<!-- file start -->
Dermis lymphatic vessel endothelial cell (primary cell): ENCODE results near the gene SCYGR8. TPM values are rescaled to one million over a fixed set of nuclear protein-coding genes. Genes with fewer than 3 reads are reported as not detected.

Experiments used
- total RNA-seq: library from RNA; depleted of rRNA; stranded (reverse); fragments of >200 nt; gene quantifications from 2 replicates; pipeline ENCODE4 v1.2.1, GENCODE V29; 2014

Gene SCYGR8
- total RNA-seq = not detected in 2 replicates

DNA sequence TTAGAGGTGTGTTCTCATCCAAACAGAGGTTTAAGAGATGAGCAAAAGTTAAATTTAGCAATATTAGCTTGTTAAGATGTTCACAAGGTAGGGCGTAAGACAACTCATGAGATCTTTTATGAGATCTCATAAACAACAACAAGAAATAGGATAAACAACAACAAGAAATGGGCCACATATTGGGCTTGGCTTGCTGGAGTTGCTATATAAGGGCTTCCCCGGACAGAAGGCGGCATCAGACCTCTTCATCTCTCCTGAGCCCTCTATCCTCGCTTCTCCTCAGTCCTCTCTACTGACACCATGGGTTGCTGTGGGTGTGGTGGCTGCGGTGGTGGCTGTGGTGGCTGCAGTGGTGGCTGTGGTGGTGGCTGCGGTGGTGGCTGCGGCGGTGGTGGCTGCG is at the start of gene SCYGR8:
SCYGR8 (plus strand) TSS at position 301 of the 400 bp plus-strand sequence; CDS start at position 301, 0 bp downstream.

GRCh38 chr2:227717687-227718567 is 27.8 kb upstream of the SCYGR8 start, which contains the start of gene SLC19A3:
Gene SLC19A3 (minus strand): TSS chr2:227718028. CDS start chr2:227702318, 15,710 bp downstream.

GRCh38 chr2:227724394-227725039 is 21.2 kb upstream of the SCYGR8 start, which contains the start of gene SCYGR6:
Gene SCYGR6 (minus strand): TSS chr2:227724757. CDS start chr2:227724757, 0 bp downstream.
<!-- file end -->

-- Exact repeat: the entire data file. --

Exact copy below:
Dermis lymphatic vessel endothelial cell (primary cell): ENCODE results near the gene SCYGR8. TPM values are rescaled to one million over a fixed set of nuclear protein-coding genes. Genes with fewer than 3 reads are reported as not detected.

Experiments used
- total RNA-seq: library from RNA; depleted of rRNA; stranded (reverse); fragments of >200 nt; gene quantifications from 2 replicates; pipeline ENCODE4 v1.2.1, GENCODE V29; 2014

Gene SCYGR8
- total RNA-seq = not detected in 2 replicates

DNA sequence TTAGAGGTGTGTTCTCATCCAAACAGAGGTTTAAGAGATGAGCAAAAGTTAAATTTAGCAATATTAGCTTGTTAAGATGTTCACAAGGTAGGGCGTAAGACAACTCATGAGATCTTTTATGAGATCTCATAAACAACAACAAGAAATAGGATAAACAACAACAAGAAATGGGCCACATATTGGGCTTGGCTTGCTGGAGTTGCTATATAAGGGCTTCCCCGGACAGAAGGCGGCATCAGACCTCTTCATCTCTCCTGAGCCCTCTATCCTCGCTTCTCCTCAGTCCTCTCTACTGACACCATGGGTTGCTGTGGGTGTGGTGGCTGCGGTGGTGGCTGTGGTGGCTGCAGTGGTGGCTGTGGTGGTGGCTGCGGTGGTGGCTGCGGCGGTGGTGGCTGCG is at the start of gene SCYGR8:
SCYGR8 (plus strand) TSS at position 301 of the 400 bp plus-strand sequence; CDS start at position 301, 0 bp downstream.

GRCh38 chr2:227717687-227718567 is 27.8 kb upstream of the SCYGR8 start, which contains the start of gene SLC19A3:
Gene SLC19A3 (minus strand): TSS chr2:227718028. CDS start chr2:227702318, 15,710 bp downstream.

GRCh38 chr2:227724394-227725039 is 21.2 kb upstream of the SCYGR8 start, which contains the start of gene SCYGR6:
Gene SCYGR6 (minus strand): TSS chr2:227724757. CDS start chr2:227724757, 0 bp downstream.